The proclamation of heritage days, weeks and years has been recognized by several countries as an effective means of raising awareness about intangible cultural heritage, both within the State concerned as well as abroad. For example, in some European countries, such as Croatia, France, Hungary, Montenegro and Serbia, European Heritage Days have been used as an occasion for raising awareness about intangible cultural heritage. Switzerland has reported on the activities related to the European Artistic Crafts Days, organized at the regional level within the country and appreciated by the general public. Bangladesh, Slovakia and Serbia have reported on the opportunities to promote intangible cultural heritage at Mother Language Day; and every year a Cultural Heritage Day is celebrated in the Dominican Republic by honouring heritage bearers, while in China activities particularly directed at youth are organized. The celebration of existing National Days may also serve to promote intangible cultural heritage within the country, as stated, for instance, by China, Lithuania, Tonga and the United Arab Emirates. Some other countries have introduced national days, especially for raising awareness about cultural heritage, for example in Argentina (the National Day of the Afro-Argentine and Afro Culture), Guatemala (national days of the Garifuna people and Garifuna woman), Turkmenistan (carpet makers day, the day of specialists of culture and arts, the day of textile workers, the harvest celebration, and others) and Uruguay (the National Day of Candombe, Afro-Uruguayan Culture and Racial Equity). Mali has established a National Week of Cultural Heritage, which is an opportunity to organize conferences, discuss cultural heritage safeguarding, foster the knowledge of younger generations, and engage the public media, and Algeria has developed cultural weeks in each wilaya (province), where cultural associations from different provinces visit one another, thus developing intercultural dialogue. As for yearlong special awareness-raising activities, Lithuania has reported that the proclamation of thematic years by the Parliament serves as an effective awareness-raising tool (for example, the years of dialects, ethnographic regions, communities, and others). Regarding similar activities abroad, Oman, for instance, organizes Omani cultural weeks and days, and India has reported on awareness-raising activities carried out in neighbouring countries on the occasion, for instance, of the International Day of Yoga.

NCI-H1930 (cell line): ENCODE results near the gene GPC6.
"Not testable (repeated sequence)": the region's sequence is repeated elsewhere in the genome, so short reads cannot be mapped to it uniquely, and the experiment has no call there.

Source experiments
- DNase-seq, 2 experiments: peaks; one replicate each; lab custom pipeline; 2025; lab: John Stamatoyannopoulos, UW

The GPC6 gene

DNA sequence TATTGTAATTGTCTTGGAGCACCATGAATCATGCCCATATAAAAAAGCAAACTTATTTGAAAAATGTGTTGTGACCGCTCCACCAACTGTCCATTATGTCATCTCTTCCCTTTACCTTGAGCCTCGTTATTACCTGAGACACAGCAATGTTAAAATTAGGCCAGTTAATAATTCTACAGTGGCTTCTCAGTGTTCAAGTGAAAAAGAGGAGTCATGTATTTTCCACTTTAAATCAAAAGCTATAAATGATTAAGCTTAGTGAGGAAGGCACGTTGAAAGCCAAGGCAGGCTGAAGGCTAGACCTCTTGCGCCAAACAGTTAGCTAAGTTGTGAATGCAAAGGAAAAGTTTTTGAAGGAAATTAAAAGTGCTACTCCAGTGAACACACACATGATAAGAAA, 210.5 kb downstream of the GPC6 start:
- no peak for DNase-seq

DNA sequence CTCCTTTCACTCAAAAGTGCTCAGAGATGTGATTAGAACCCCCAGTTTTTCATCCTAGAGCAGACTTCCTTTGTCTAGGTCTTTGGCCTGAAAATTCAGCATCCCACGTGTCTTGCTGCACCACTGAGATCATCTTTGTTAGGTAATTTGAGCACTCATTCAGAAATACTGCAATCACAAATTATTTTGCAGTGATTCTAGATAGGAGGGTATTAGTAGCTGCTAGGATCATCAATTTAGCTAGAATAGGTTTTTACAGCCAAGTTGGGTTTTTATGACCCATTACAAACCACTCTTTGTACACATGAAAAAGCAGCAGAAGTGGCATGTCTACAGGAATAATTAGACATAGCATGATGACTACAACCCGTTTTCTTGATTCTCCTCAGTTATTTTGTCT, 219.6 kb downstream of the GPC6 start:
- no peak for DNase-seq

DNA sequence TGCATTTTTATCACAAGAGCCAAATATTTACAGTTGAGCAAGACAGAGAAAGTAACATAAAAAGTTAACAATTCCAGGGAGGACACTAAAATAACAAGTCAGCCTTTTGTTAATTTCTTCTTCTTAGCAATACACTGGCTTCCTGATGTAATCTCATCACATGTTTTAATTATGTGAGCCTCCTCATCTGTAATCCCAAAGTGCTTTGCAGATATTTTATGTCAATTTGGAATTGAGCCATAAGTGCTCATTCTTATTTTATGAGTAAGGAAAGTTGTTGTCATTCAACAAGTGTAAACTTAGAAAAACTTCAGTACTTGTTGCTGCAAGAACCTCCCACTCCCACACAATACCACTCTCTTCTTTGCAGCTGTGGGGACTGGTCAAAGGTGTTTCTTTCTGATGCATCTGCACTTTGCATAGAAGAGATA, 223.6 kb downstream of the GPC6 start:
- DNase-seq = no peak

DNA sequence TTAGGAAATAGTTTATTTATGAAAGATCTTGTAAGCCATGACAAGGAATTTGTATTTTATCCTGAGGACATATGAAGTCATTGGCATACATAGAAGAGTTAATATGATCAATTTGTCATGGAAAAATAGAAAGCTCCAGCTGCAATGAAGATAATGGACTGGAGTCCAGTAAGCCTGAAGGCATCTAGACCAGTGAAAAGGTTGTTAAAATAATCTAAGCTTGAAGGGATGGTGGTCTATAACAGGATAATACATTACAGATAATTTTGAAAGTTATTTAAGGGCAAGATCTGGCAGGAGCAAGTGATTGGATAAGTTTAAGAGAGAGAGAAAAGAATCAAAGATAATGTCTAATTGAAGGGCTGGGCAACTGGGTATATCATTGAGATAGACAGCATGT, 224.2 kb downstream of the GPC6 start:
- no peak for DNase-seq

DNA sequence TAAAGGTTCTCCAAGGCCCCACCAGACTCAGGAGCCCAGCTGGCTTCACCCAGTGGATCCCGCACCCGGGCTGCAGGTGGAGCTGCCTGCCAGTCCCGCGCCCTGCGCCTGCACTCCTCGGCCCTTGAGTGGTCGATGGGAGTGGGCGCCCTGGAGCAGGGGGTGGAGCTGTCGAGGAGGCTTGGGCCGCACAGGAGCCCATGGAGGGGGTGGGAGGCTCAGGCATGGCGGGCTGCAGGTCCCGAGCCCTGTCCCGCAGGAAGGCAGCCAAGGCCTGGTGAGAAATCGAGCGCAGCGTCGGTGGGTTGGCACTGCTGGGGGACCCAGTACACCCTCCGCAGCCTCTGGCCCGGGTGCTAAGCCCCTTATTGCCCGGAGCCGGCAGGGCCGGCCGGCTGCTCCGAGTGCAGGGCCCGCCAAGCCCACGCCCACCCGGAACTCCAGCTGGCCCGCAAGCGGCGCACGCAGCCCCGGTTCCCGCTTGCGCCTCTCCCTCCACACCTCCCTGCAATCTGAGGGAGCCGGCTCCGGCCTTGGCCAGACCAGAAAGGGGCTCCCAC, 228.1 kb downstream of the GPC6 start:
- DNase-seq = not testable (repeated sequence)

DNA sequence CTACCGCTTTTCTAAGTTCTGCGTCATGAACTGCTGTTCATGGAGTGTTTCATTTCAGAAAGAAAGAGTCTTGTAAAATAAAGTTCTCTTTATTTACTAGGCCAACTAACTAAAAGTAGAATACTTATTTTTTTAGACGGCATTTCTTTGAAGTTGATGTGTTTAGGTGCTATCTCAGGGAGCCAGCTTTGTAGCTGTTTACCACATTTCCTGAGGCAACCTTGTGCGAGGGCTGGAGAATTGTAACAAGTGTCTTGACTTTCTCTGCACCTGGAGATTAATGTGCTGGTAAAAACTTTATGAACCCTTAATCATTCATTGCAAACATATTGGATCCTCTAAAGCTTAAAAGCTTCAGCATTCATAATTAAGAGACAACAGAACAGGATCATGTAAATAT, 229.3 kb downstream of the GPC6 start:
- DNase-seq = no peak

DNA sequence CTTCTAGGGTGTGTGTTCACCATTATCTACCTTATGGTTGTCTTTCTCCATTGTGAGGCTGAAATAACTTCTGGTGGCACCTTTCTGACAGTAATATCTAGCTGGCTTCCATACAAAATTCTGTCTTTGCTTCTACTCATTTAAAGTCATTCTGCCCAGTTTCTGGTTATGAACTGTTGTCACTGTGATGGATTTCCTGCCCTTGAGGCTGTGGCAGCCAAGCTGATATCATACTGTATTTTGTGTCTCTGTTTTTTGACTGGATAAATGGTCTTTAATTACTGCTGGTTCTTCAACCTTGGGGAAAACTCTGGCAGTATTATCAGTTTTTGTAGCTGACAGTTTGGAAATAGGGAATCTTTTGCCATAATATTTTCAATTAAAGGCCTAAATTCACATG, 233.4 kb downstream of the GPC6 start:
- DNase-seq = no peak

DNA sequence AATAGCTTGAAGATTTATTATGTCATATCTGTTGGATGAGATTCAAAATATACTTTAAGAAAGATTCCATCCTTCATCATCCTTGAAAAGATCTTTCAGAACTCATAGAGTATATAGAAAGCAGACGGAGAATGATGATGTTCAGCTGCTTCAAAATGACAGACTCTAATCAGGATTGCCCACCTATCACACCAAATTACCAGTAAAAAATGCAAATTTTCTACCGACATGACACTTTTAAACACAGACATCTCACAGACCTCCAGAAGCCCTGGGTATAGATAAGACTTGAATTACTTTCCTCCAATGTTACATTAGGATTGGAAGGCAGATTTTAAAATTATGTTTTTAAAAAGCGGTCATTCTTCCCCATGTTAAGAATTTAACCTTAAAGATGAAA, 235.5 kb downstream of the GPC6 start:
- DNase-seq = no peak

Continuing existing festivals and initiating new ones is a widespread awareness-raising approach. Intangible cultural heritage-related festivals have been mentioned by almost all States who have submitted their reports so far. Organizing competitions is also an important means of raising awareness, and several States have reported on contests as an efficient measure for addressing children and youth. In the former Yugoslav Republic of Macedonia, small design competitions or exhibitions of children’s paintings inspired by intangible cultural heritage elements are used to attract preschool children. In Zimbabwe, an annual dance competition program is organized for primary schools. Georgia has introduced annual competitions on intangible cultural heritage for secondary schools across the country, with a high level of participation. As recognized by Belgium, new initiatives, such as a competition for the best float design, ensure greater involvement from schools and the constant participation of young people. Latvia has reported on competitions as part of interest-related education for children and youth; and Bulgaria organizes a television competition for children performers of traditional music. According to Serbia‘s report, competitions have derived from the interest of local communities and are an important factor for raising awareness, particularly to attract youth; and in the United Arab Emirates, competitions for youth are organized in particular to ensure the transmission of knowledge about children’s games and performing arts. Competitions are sometimes part of the intangible cultural heritage element itself. As described by Kyrgyzstan, public competitions of akyns-improvisers of aitysh (a song duel between akyns, one of the traditional forms of the oral Kyrgyz folk song poetry) are held during national festive events. On other occasions, competitions may serve revitalization purposes. A competition of storytellers from different regions was organized as a television program in Morocco, demonstrating their skills and expertise, and encouraging bearers and the younger generation to become more interested and ensure transmission. Annual competitions of epic tellers are held also in Uzbekistan while in Turkey story-telling competitions are held in elementary schools. Competitions as a measure for the revival of storytelling have also been reported by a State non-Party to the Convention, the Russian Federation, when reporting on its two inscribed elements. In Spain, in the province of Valencia, international competitions of contemporary music are organized for composers, in order to raise awareness about traditional instruments: the dolçaina and the tabal.